Land Use

Camping Proposal for Former Boy Scout Site in Burrillville Withdrawn


Getaway House had proposed a 65-cabin 'glamping' facility on the Cub World site off Buck Hill Road in Burrillville. (Colleen Cronin/ecoRI News)

BURRILLVILLE, R.I. — Getaway House, a company known for its tiny-house glamping sites, has withdrawn its plans for a project on the Boy Scouts’ former Cub World property, leaving the future of the 200-acre parcel undecided.

Some residents had been wary of the proposed 65-cabin camp site on Buck Hill Road and expressed their concerns about environmental impacts and lack of formal protections on the land at a February Planning Board meeting.

But it was the financial viability of the project that ultimately killed it.

“We withdrew our application for a combination of reasons that impacted the financial performance of the project (interest rates, shallow rock, archeological/environmental site features, etc.),” Scott Levit, Getaway’s senior manager of real estate entitlement, wrote in an email to ecoRI News.

It had been reported that the noise from Thompson Speedway Motorsports Park in nearby Thompson, Conn., also impacted the decision, but Levit noted Getaway “did not withdraw our application specifically due to noise.”

The Getaway site plan had been approved by the Planning Board in February and had moved to the Zoning Board of Review before it was withdrawn.

“We still think it’s a great place for camping,” Ray Goff, the town’s planning director, told ecoRI News, adding that he believes the town would be supportive of another campsite proposal.

The Cub World parcel is about 200 acres out of the more than 1,000 that the Boy Scouts of America’s Narragansett Council owns in the area.

The campsite used to host large Scout meetings and has a maximum occupancy of 300 people, but for the past few years, the site had only been used on the weekends by small groups of campers, according to Tim McCandless, Scout executive and CEO of the Narragansett Council of Boy Scouts of America.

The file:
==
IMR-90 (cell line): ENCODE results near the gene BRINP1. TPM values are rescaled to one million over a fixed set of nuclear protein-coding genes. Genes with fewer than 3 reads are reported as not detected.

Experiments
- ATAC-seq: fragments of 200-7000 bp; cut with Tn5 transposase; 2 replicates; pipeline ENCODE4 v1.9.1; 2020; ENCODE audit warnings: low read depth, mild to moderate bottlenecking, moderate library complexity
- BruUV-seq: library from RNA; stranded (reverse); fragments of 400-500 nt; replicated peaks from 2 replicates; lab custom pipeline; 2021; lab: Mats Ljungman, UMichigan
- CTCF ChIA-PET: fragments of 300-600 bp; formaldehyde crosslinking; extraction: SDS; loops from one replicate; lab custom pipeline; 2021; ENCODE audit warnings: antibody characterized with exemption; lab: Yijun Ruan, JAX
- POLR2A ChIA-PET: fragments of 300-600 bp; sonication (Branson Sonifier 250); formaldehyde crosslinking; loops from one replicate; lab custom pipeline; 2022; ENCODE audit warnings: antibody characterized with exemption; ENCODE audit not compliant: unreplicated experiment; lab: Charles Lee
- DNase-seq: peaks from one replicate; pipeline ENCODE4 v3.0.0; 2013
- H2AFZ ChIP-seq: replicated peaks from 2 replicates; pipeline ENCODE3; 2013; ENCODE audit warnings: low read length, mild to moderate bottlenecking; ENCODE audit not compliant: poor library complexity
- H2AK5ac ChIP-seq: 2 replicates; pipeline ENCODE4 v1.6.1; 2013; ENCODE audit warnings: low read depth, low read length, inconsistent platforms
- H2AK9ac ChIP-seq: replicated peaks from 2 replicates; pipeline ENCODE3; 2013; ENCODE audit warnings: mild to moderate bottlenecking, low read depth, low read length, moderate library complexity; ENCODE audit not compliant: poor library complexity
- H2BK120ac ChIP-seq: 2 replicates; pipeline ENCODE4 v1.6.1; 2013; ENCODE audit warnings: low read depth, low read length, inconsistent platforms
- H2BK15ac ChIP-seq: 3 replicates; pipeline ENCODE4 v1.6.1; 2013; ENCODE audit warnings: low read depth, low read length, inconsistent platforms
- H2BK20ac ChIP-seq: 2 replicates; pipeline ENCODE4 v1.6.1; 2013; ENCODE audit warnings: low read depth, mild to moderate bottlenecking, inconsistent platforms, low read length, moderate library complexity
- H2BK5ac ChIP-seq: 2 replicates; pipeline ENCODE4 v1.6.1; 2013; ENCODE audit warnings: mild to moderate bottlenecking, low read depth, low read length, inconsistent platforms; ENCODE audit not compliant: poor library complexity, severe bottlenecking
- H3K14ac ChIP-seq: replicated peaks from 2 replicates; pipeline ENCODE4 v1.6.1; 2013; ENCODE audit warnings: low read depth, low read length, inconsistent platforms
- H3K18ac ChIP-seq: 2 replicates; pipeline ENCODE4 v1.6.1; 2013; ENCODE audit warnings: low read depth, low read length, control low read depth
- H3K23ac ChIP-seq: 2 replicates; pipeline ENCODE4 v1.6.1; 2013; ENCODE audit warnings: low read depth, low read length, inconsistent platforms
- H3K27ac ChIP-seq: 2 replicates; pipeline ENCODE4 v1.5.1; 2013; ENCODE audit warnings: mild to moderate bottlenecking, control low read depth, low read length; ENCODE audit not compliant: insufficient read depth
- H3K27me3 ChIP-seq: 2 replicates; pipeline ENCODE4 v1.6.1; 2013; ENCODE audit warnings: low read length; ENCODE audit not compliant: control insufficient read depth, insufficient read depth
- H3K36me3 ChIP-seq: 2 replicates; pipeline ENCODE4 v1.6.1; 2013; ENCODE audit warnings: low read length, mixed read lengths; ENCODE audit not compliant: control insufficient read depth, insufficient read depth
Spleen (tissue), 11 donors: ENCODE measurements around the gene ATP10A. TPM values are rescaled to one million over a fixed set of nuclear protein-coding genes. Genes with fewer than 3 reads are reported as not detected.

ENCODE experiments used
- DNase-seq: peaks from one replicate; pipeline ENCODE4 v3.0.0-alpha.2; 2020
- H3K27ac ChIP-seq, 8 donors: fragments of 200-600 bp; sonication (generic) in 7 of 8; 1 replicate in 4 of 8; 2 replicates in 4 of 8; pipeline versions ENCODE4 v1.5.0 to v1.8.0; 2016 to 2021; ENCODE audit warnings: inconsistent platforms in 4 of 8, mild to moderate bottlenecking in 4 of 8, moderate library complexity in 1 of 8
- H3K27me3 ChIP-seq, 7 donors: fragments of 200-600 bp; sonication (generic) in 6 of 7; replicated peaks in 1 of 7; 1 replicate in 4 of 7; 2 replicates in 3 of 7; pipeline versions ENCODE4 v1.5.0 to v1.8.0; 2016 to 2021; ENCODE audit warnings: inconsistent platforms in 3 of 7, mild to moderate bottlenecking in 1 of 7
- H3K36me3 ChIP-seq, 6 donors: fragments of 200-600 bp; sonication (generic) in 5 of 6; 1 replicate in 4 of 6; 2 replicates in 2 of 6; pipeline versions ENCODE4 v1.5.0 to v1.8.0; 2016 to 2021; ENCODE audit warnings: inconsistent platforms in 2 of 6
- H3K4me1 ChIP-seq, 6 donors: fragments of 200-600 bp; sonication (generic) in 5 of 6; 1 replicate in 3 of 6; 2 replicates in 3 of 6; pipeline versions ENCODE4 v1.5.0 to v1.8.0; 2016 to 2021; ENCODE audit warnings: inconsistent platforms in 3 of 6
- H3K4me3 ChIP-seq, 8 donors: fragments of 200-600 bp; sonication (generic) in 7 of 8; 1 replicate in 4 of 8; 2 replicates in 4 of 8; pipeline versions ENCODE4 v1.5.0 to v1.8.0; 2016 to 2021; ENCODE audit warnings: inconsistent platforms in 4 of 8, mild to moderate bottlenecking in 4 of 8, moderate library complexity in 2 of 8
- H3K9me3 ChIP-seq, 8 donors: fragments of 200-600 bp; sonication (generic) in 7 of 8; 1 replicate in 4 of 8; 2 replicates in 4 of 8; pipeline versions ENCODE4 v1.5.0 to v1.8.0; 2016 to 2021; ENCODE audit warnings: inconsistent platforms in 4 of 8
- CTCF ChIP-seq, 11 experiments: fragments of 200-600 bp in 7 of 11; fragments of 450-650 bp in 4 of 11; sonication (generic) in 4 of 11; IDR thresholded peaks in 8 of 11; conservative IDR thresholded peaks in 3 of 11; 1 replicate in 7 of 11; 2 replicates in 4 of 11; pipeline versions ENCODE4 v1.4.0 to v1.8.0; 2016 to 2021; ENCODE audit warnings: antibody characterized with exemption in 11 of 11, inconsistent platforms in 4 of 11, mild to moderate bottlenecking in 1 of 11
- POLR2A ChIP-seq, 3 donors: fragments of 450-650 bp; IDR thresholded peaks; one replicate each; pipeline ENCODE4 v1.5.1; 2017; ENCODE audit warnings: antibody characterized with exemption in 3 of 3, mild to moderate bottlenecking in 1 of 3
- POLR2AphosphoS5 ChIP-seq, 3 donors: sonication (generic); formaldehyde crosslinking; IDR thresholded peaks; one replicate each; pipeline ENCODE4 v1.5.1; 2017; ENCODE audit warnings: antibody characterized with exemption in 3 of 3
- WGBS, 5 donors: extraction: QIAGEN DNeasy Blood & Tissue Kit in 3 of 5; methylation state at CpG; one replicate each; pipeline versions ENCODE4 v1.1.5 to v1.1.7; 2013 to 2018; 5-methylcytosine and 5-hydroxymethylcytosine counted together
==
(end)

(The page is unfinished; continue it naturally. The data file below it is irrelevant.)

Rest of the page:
“Getaways informed us of a change in plans for their company and so their proposal has been withdrawn,” McCandless said in a statement emailed to ecoRI News. “At this point the property continues to be available to the right purchaser, either as open space or for development, depending on the response from the open marketplace. We appreciate the time and interest of the town government on this matter and look forward to continuing to work with them.”

Some locals had speculated that land might be vulnerable for sale in the midst of a precarious financial situation for the Scouts; the organization recently settled a national sexual abuse case and filed for bankruptcy.

McCandless previously told ecoRI News that the sale of the property had been considered before those events.


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  1. If the area in question is wooded, it is invaluable for helping with climate change through carbon sequestration in trees, slowing rainfall so there’s less runoff and greater chance for the rain to sink slowly down, getting filtered and cleaned before it reaches the aquifer. Can this land be saved?

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